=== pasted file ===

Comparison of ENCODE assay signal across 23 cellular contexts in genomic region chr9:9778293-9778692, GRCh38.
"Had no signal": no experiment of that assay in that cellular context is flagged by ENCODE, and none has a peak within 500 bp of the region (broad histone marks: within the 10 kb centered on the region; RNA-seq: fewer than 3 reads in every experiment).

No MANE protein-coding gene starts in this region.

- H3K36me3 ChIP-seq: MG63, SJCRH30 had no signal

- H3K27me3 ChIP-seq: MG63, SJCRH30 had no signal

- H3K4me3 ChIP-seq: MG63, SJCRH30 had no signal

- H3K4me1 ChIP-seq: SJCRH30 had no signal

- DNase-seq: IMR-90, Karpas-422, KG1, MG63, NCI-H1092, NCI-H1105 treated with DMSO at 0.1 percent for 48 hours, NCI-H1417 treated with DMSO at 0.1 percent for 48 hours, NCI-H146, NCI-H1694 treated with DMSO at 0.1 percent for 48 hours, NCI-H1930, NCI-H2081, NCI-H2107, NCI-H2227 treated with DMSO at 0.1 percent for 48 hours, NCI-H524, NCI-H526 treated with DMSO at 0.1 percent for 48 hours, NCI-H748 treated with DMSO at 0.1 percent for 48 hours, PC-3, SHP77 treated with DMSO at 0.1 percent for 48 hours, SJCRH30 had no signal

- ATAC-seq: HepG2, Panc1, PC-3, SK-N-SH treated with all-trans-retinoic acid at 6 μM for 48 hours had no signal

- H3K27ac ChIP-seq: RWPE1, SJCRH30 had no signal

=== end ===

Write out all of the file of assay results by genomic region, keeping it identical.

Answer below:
Comparison of ENCODE assay signal across 23 cellular contexts in genomic region chr9:9778293-9778692, GRCh38.
"Had no signal": no experiment of that assay in that cellular context is flagged by ENCODE, and none has a peak within 500 bp of the region (broad histone marks: within the 10 kb centered on the region; RNA-seq: fewer than 3 reads in every experiment).

No MANE protein-coding gene starts in this region.

- H3K36me3 ChIP-seq: MG63, SJCRH30 had no signal

- H3K27me3 ChIP-seq: MG63, SJCRH30 had no signal

- H3K4me3 ChIP-seq: MG63, SJCRH30 had no signal

- H3K4me1 ChIP-seq: SJCRH30 had no signal

- DNase-seq: IMR-90, Karpas-422, KG1, MG63, NCI-H1092, NCI-H1105 treated with DMSO at 0.1 percent for 48 hours, NCI-H1417 treated with DMSO at 0.1 percent for 48 hours, NCI-H146, NCI-H1694 treated with DMSO at 0.1 percent for 48 hours, NCI-H1930, NCI-H2081, NCI-H2107, NCI-H2227 treated with DMSO at 0.1 percent for 48 hours, NCI-H524, NCI-H526 treated with DMSO at 0.1 percent for 48 hours, NCI-H748 treated with DMSO at 0.1 percent for 48 hours, PC-3, SHP77 treated with DMSO at 0.1 percent for 48 hours, SJCRH30 had no signal

- ATAC-seq: HepG2, Panc1, PC-3, SK-N-SH treated with all-trans-retinoic acid at 6 μM for 48 hours had no signal

- H3K27ac ChIP-seq: RWPE1, SJCRH30 had no signal